Harrisburg – The state Senate today approved legislation sponsored by Sen. Kim Ward (R-39) to protect homeowners from unfair mechanics’ liens.
Senate Bill 145 eliminates mechanics’ lien rights for subcontractors who performed work on residential property if the property owner has already paid the prime contractor in full. The measure will be sent to the House of Representatives for consideration.
“Homeowners have faced this problem for years, but it became especially acute last year when several out-of-state roofing companies set up shop to replace homes damaged by a tornado in the 39th Senatorial District, and several property owners were victimized,” said Ward. “Senate passage of this legislation means we’re one step closer to preventing that from ever happening again.”
Following the 2011 tornado damage, some residents were adversely affected when a roofing company failed to pay its roofing supplier. In turn, the roofing supplier exercised its right to file mechanics’ liens against the property owners even though the property owners had already paid the contract price to the out-of-state company in full, Ward said. Even with proper documentation showing they paid the primary contractor, the subcontractor still filed the lien in accordance with existing Pennsylvania law. When the main contractor left town and disconnected their contact sources, they left these residents to fight the subcontractor on their own.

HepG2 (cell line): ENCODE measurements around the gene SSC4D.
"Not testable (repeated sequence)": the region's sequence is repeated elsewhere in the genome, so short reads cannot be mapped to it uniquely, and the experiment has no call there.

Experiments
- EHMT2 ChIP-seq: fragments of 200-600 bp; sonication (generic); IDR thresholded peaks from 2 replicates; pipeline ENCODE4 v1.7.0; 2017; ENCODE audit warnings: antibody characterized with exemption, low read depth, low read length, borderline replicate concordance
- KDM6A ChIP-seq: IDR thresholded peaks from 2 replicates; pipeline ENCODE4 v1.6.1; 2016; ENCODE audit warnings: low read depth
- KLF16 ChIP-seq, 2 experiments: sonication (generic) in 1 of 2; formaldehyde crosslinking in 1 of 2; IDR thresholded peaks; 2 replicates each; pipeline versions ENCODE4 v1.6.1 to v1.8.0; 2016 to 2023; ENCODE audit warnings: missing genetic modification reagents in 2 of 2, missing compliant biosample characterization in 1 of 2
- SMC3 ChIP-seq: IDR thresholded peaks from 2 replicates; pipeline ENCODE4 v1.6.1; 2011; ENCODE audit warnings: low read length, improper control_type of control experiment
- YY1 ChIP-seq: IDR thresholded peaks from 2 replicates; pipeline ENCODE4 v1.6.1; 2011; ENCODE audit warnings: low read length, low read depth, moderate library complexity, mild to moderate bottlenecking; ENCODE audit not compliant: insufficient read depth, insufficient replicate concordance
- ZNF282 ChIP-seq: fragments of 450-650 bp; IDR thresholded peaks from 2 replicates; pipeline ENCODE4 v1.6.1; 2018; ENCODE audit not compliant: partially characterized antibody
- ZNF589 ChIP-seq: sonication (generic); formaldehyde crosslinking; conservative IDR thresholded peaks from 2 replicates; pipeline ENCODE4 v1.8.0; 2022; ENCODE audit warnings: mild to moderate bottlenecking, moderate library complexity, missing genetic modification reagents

Under Senator Ward’s bill, if a subcontractor files a lien, the homeowner or tenant can file a petition or motion with the court to throw it out if the homeowner or tenant has paid the full contract price to the contractor. When the homeowner or tenant has only paid part of the contract to the contractor, the bill directs the court to reduce the amount of lien to the amount still owed on the contract.
The senator introduced similar legislation in the previous legislative session.
“I am grateful to my Senate colleagues for supporting my efforts to make sure that property owners who pay their construction bills aren’t penalized by the deeds of an unscrupulous contractor,” said Ward. “Most contractors perform their work in good faith. Senate Bill 145 is designed to protect homeowners from those who don’t.”
Tom Aikens email@example.com